But benevolent protection from these experiences only denies the faithful the opportunity to go through the refiner’s fire, to discover who they really are and what they stand for, and to experience the entirely individual satisfaction of a search for truth. As agents, we do not (or at least should not) shy away from the obligation to search, ponder, and pray, as well as to speak boldly our own consciences.
3. I was intrigued to notice an ongoing pattern in the experiences described in the article. Consistently, those who were called in to meet with an ecclesiastical leader (almost always the bishop or stake president) were told that the instruction to call them in had come from a higher-up authority. Many, many local leaders expressed confidence in the member and their testimony, and many members of the intellectual community who were called in by local leaders described the meeting as “cordial.” Some local leaders even affirmed the member’s efforts to participate in Mormon scholarship, and some prayerfully chose to ignore restrictions higher-up authorities had placed on that member’s ability to receive a temple recommend or hold a certain calling and instead moved forward with those steps with the member. The vast majority of the meetings that were confrontational or resulted in further discipline were between a member and a leader who had never met previously.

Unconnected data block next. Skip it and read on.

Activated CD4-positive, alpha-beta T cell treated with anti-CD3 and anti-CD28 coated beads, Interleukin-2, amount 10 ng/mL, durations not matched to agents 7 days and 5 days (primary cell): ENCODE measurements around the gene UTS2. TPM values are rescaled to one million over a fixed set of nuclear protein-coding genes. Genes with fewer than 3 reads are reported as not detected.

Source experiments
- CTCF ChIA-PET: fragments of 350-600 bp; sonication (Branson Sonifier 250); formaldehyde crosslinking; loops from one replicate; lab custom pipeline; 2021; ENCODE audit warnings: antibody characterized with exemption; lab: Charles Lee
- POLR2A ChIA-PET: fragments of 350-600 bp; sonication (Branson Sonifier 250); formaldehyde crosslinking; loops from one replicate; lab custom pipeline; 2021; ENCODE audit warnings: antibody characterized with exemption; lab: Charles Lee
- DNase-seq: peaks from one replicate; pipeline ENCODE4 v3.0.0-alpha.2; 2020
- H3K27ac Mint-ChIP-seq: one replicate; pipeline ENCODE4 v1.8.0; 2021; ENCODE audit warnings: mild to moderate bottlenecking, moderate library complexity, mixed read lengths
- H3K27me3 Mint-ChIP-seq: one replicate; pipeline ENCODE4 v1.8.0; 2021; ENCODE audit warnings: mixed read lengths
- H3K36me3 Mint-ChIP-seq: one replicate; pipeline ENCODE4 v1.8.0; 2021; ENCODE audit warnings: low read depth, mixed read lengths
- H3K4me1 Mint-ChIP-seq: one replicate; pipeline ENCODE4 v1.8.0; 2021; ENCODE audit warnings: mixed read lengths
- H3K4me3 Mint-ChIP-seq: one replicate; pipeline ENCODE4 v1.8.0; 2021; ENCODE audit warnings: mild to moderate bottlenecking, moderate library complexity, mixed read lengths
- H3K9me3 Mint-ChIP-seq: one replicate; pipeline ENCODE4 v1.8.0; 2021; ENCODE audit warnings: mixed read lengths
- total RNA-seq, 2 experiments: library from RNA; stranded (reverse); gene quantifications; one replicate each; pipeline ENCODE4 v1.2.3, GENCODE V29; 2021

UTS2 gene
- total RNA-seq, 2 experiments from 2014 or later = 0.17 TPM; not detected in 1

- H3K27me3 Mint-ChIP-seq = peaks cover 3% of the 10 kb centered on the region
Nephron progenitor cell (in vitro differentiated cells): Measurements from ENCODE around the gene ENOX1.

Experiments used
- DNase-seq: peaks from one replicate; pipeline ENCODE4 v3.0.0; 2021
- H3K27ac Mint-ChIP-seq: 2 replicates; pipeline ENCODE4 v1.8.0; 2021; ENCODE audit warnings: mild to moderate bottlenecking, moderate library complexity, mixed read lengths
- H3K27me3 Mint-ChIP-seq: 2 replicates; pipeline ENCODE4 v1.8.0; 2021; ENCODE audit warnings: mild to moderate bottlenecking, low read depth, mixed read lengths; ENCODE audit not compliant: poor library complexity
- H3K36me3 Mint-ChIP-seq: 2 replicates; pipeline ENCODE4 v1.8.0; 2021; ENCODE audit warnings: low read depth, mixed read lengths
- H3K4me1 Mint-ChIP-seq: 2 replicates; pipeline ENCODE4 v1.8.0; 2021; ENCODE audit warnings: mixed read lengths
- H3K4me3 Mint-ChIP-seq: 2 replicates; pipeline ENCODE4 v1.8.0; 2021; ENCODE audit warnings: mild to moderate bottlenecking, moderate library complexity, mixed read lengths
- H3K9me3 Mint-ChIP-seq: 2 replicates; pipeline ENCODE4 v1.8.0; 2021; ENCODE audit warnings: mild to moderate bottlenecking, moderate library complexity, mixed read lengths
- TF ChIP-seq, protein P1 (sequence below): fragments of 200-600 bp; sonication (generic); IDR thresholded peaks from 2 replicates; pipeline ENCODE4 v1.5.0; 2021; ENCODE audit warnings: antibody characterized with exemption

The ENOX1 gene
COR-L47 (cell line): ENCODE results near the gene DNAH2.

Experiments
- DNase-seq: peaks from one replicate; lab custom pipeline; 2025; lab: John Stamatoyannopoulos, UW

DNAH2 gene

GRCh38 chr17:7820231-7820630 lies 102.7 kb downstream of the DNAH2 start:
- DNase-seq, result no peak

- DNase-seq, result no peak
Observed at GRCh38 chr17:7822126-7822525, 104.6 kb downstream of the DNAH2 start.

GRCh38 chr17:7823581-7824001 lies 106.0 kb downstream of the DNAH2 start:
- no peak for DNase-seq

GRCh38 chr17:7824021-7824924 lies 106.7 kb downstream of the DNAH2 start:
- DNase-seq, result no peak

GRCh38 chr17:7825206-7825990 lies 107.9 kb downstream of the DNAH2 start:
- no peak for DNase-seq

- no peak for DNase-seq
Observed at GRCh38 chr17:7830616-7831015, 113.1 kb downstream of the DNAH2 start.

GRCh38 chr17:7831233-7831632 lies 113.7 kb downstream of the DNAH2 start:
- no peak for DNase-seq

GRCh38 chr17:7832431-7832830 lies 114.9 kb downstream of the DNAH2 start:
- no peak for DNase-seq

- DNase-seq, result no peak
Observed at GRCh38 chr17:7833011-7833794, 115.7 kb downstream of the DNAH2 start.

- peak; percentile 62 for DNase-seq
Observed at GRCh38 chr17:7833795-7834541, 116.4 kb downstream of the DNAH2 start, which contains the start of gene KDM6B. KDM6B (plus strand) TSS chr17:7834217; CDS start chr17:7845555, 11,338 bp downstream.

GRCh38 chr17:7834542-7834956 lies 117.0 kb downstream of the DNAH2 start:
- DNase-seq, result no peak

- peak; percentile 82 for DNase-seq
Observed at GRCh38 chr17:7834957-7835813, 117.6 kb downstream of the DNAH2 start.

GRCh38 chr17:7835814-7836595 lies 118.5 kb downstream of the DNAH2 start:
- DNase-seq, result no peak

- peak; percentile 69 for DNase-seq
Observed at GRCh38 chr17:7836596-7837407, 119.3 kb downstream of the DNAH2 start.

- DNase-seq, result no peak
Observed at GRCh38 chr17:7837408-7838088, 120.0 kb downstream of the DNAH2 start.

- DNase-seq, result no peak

I have had a similar experience though in a difference context. I have never been called in to meet with any ecclesiastical, work, or academic authorities over my participation in the LDS intellectual community, blogosphere, or my participation with Ordain Women. But consistently, when I post something on facebook or discuss Mormon scholarship with people, it is only the people who do not know me personally who take issue with what I say. I have never had someone who is close to me and who has talked with me about matters of faith and scholarship express the same concerns and dismay that those who do not know me convey. Though certainly there are those close to me who greatly disagree and would rather I did not participate in this community, they know me well enough to know that I never seek to tear down the church or hinder its progress, and they know my writings and advocacy come from a place of searching for truth. It is only those who do not know me personally or only know me from a distance who fear for my eternal salvation and disparage my beliefs.
I find this instructive and meaningful to note for two reasons. The first is that ecclesiastical leaders should take the time to speak with those who they are instructed to or feel prompted to speak with and should do so with an open mind. Considering again that the vast majority of the LDS intellectual community is active and believing in some respect, it is a tragedy that so many meetings begin with a presumption of guilt and faithlessness that puts the onus on the member to prove their faithfulness instead of having the opportunity to openly express themselves. The second is that we should value our individual relationships with individuals and not deny them the opportunity to clarify their beliefs when we hastily assume or judge them for something they’ve said- this should go beyond simple our relationships with our ecclesiastical leaders and should apply to everyone.